Famous Irish Harpers From Long Ago

st-patricks-day-1271440_960_720St. Patrick’s Day is coming which means it’s a great time to play through those classic Irish tunes for harp! If you inspect every inch of your music sheets, you’ve undoubtedly noticed composer’s names. And if you play Irish harp music, you’ve seen the name Turlough O’Carolan and maybe Brian Boru. Who were they?

We’ve borrowed some information from Gazette665‘s 2015 blog post on the subject. (Yours Truly wrote that article, so there is no plagiarism.)

The Irish King Who Played The Harp

A legendary Irish king, Brian Boru, supposedly played the harp very well. Brian Boru was the first High King of Ireland, which means he ruled the country (kind-of). You see, back at the turn of century (we’re talking 1000ish A.D.) Ireland had lots of little kingdoms and kings and they didn’t all want to be part of King Brian’s nation. So there were wars and the poor king was eventually slain in battle.


According to legend, the Trinity College Harp (named for its current storage location) was originally Brian Boru’s harp. The now-fragile instrument originally had 29 strings. It’s been used as the model for the harp on Ireland’s coat of arms.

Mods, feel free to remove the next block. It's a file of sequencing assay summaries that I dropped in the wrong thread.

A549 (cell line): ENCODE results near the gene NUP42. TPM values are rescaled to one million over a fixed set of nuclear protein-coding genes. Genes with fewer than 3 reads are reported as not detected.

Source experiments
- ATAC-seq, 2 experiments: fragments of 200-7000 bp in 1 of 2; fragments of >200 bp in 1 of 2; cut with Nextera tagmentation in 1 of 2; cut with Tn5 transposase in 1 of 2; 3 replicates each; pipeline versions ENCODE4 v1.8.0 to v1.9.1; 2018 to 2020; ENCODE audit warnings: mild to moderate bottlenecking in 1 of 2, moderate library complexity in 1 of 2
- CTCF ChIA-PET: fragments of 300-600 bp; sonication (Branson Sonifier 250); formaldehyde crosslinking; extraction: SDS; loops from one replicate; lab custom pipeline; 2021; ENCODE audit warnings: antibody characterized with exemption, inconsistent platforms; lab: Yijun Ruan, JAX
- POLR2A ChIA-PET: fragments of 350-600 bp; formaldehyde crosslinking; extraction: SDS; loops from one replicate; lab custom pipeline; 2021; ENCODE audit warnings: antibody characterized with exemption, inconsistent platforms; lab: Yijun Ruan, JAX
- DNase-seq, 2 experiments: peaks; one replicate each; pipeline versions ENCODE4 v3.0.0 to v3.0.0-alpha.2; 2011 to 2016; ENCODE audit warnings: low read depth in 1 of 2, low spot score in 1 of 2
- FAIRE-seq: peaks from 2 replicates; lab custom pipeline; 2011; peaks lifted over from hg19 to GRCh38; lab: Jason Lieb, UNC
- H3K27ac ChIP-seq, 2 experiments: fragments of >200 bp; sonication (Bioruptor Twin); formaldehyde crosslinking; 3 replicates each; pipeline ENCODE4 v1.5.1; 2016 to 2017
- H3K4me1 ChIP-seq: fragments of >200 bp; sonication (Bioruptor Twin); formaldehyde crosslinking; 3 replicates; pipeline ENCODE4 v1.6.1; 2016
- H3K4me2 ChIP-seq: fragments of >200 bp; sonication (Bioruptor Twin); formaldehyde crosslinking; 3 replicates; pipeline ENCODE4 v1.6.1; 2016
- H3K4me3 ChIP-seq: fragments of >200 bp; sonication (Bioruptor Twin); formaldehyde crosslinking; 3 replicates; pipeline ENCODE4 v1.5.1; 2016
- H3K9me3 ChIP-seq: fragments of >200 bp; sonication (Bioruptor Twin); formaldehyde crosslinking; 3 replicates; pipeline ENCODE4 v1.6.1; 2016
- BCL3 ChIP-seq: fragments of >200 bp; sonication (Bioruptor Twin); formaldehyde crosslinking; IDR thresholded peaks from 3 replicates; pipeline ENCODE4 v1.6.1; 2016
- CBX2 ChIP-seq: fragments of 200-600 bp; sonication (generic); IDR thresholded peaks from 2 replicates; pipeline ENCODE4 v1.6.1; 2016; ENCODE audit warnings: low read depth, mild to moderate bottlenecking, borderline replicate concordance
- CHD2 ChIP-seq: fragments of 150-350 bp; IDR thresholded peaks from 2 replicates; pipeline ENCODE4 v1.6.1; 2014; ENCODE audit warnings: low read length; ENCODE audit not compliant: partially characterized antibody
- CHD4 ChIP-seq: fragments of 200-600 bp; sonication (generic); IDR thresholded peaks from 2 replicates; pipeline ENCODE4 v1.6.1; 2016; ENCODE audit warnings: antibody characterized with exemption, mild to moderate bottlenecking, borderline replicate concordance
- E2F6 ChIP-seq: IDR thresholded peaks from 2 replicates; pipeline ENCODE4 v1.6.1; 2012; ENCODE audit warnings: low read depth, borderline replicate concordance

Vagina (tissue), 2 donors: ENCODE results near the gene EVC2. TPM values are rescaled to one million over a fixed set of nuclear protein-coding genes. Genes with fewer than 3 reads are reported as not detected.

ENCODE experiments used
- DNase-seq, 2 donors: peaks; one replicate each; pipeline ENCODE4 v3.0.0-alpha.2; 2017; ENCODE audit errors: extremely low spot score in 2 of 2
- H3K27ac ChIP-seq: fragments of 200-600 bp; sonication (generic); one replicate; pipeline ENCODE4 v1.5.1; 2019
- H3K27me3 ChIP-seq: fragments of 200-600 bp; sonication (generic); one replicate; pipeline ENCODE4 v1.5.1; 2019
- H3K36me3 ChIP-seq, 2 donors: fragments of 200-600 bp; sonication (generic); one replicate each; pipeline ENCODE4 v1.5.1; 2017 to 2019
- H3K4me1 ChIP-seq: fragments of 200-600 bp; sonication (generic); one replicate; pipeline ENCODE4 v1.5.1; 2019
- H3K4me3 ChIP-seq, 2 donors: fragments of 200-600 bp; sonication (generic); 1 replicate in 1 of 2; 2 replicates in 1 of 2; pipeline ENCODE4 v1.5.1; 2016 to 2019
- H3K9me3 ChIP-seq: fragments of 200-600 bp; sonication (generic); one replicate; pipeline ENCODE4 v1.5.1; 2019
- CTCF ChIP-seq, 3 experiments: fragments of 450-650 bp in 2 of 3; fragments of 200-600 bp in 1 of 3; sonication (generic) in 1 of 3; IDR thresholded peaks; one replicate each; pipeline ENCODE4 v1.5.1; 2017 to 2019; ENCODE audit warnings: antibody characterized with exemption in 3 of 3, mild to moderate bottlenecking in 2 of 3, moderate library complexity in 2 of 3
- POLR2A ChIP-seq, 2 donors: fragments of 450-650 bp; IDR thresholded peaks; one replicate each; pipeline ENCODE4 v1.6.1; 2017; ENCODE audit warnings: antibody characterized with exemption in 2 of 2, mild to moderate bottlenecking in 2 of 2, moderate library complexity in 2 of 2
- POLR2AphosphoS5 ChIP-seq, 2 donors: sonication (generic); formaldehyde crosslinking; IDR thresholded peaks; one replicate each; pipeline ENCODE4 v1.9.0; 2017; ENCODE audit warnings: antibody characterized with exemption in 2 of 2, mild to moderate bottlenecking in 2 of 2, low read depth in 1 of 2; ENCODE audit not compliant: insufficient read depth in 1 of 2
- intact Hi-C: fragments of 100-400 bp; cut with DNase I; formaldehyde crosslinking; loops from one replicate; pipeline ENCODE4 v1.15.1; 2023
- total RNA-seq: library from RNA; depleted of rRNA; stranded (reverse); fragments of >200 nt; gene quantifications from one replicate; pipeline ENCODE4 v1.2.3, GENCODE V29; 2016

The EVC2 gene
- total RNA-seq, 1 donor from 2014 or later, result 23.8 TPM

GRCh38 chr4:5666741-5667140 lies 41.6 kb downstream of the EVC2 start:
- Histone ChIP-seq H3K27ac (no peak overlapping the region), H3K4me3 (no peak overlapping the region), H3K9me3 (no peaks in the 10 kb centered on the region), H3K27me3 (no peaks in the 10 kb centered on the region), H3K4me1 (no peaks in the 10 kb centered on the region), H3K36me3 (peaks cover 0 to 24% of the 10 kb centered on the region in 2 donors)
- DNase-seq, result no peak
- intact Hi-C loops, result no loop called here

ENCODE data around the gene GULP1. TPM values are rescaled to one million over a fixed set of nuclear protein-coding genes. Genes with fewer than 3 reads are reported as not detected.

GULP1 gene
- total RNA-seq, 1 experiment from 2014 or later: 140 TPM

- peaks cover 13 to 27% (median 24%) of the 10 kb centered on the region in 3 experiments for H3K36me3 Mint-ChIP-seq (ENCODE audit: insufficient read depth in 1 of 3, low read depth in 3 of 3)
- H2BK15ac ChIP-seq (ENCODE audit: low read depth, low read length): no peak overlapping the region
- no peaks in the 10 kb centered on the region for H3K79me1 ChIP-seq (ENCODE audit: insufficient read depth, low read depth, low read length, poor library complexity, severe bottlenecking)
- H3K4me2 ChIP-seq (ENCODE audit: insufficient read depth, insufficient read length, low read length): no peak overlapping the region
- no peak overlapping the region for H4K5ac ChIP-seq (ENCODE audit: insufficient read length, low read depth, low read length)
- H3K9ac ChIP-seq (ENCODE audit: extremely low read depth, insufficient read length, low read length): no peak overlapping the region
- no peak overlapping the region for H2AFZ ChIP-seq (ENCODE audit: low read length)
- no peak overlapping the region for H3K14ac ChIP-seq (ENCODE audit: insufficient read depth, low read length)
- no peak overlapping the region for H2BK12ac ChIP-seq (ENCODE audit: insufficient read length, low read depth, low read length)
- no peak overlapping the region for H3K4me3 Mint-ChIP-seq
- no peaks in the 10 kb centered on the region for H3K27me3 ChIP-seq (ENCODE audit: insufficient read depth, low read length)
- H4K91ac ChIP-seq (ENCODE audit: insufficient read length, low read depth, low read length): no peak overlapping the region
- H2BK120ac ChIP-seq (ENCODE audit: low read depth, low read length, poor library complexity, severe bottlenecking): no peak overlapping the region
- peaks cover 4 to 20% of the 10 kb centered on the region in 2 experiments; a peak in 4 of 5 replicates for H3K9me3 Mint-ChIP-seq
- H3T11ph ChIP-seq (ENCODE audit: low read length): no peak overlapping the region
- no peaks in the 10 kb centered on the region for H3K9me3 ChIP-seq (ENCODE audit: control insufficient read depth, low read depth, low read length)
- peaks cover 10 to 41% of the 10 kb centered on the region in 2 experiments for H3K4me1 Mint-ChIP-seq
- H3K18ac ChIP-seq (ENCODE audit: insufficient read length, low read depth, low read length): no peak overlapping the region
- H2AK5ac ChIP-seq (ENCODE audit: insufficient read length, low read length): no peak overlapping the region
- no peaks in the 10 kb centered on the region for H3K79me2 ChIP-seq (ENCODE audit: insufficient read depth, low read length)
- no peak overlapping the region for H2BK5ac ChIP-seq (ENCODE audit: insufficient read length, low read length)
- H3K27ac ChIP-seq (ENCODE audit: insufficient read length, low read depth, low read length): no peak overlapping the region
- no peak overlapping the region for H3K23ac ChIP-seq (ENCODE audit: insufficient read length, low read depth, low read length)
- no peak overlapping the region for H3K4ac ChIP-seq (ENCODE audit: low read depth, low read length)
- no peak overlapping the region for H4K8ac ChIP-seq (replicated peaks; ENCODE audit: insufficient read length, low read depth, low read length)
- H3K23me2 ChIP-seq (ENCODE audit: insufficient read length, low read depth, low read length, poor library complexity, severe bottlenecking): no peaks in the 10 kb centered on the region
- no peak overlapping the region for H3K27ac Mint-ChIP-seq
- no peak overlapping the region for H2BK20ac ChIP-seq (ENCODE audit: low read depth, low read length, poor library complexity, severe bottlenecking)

The Blind Harper

Ever heard of O’Carolan? If you like Celtic music or play the harp, I’ll bet you have! Turlough O’Carolan lived from about 1670 to 1783 (A.D. of course) and is often called Ireland’s National Composer. But…he was blind. Poor O’Carolan had the dreaded disease smallpox when he was about 18, and he was blind for the rest of his life.

However, he loved music and eventually traveled the countryside, composing and performing music for wealthy patrons. O’Carolon’s music is very beautiful – sometimes, lively, other times, haunting.

Symbol of Ireland


The Celtic Harp is the national symbol of Ireland and is featured on their coat of arms. The harp symbolizes a unique and rich cultural heritage and history. And, best of all, the harp is still played today – in Ireland…and around the globe.


Leave a Reply

Fill in your details below or click an icon to log in:

WordPress.com Logo

You are commenting using your WordPress.com account. Log Out / Change )

Twitter picture

You are commenting using your Twitter account. Log Out / Change )

Facebook photo

You are commenting using your Facebook account. Log Out / Change )

Google+ photo

You are commenting using your Google+ account. Log Out / Change )

Connecting to %s

%d bloggers like this: